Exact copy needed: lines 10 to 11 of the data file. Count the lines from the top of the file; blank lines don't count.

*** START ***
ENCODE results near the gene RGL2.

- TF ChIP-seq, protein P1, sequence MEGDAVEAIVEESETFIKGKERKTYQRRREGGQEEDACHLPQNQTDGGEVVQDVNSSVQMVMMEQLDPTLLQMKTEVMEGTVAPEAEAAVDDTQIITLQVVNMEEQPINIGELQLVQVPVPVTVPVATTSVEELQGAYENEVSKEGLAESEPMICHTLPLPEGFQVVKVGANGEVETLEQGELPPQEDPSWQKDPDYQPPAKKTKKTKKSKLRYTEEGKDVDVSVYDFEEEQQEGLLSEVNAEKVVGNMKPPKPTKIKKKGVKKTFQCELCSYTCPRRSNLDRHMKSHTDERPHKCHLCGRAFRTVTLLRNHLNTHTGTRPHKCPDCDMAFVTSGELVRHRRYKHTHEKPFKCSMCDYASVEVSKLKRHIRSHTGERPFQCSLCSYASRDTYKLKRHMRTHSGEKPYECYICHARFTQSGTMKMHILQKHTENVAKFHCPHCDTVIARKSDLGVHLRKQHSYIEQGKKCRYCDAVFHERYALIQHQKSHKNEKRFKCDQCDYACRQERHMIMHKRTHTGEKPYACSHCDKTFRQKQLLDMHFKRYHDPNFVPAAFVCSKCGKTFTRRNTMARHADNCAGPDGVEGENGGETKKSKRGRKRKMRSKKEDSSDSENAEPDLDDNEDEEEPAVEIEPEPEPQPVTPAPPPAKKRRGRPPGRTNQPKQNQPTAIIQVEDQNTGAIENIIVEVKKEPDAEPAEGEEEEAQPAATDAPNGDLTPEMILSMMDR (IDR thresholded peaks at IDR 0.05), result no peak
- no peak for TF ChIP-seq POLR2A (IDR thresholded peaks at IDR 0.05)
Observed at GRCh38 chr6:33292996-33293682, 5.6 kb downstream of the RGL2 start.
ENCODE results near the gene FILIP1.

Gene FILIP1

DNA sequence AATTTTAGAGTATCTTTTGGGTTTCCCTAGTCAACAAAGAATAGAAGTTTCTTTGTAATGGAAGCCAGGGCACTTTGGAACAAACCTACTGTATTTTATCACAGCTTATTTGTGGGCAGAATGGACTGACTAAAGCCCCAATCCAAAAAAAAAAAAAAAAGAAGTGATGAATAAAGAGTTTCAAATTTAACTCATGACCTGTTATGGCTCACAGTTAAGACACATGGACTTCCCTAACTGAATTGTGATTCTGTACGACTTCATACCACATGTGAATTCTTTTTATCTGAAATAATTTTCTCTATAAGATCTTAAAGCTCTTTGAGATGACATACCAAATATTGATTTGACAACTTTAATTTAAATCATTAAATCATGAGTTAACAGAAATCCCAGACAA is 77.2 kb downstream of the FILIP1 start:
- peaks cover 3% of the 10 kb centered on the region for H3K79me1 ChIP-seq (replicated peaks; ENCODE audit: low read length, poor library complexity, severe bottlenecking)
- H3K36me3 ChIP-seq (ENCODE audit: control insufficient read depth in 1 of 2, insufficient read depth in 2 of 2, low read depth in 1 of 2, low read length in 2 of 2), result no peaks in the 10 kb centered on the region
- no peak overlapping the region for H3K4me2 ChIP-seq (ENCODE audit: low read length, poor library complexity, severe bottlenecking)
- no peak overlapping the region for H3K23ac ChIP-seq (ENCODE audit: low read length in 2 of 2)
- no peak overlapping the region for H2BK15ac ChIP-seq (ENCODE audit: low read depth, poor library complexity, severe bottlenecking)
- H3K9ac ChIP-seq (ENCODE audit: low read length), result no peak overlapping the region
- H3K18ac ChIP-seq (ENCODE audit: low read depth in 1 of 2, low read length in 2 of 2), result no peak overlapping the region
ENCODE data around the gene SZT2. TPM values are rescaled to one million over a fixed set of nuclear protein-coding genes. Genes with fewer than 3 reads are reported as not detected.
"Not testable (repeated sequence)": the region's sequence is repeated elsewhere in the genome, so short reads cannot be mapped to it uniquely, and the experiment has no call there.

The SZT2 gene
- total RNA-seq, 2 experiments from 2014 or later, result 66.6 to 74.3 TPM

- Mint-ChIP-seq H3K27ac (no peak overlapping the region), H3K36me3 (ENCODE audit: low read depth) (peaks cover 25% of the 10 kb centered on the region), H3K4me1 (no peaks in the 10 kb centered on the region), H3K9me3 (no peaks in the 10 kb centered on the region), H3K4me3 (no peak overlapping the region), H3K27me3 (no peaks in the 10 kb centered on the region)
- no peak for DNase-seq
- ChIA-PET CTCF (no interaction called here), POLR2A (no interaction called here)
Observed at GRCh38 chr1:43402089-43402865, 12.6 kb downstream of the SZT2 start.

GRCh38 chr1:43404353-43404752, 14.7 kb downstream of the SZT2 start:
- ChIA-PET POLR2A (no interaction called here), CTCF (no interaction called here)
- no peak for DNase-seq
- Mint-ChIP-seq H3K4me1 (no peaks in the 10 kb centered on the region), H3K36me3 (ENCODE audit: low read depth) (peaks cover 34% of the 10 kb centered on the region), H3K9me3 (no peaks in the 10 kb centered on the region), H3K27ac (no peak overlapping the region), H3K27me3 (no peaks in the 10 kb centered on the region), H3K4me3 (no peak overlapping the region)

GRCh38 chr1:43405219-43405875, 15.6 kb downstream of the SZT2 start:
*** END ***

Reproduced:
- no peak overlapping the region for H3K4me2 ChIP-seq (ENCODE audit: low read length, poor library complexity, severe bottlenecking)
- no peak overlapping the region for H3K23ac ChIP-seq (ENCODE audit: low read length in 2 of 2)